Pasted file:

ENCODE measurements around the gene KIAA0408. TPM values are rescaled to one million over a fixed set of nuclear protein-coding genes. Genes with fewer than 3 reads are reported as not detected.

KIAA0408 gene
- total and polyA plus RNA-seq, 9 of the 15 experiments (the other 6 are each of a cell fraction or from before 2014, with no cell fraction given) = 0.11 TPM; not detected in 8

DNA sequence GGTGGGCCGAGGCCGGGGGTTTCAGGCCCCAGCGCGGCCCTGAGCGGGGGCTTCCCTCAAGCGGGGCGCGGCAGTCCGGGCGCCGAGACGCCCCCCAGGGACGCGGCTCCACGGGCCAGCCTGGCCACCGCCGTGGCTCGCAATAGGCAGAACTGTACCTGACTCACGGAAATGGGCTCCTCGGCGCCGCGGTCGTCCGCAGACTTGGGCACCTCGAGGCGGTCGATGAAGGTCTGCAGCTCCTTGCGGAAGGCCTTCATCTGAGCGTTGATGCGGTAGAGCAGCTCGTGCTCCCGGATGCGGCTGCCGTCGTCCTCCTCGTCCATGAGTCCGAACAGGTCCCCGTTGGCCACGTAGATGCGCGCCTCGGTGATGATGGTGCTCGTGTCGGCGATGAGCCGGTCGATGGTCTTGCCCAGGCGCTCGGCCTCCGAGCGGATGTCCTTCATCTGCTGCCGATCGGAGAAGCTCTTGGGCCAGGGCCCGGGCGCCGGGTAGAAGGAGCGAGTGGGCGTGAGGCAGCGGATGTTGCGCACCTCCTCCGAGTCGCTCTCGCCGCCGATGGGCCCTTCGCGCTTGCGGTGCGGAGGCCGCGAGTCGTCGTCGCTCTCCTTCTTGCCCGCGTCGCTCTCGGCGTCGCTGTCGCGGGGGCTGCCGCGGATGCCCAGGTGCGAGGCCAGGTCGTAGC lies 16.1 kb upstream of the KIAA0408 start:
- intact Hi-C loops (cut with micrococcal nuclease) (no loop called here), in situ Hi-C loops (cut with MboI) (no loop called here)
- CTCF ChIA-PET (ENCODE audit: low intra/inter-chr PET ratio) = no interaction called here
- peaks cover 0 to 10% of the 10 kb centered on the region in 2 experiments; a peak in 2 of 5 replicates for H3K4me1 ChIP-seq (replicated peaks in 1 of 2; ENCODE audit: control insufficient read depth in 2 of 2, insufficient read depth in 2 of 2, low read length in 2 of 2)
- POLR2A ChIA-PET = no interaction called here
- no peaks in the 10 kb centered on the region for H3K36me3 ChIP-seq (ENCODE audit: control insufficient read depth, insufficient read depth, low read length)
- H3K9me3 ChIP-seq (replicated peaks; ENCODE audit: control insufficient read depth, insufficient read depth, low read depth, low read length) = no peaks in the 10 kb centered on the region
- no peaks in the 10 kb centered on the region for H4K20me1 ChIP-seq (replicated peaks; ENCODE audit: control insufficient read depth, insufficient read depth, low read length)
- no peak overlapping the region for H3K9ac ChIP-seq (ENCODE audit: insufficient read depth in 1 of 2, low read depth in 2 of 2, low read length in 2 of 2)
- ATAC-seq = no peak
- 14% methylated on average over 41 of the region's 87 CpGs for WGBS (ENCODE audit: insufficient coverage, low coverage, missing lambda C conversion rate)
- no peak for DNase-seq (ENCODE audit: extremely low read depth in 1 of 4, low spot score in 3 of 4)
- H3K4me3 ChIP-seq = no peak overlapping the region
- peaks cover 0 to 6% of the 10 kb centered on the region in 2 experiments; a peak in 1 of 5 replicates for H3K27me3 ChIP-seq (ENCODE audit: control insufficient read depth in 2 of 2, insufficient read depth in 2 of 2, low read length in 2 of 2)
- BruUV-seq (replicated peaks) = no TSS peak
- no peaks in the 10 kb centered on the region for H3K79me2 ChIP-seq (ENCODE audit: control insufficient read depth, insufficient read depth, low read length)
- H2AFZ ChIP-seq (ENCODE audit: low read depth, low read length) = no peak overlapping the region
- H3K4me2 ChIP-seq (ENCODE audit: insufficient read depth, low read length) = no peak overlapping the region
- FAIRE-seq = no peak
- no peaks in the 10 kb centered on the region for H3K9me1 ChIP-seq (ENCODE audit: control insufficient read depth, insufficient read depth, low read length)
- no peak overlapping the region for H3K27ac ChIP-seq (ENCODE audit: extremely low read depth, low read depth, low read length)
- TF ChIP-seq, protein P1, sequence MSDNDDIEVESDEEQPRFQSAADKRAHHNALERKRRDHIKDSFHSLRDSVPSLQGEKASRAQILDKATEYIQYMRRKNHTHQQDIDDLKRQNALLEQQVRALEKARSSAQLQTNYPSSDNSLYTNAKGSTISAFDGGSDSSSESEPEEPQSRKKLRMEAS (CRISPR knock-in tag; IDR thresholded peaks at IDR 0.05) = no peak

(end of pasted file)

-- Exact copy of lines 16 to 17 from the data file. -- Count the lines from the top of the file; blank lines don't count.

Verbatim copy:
- H3K4me3 ChIP-seq = no peak overlapping the region
- peaks cover 0 to 6% of the 10 kb centered on the region in 2 experiments; a peak in 1 of 5 replicates for H3K27me3 ChIP-seq (ENCODE audit: control insufficient read depth in 2 of 2, insufficient read depth in 2 of 2, low read length in 2 of 2)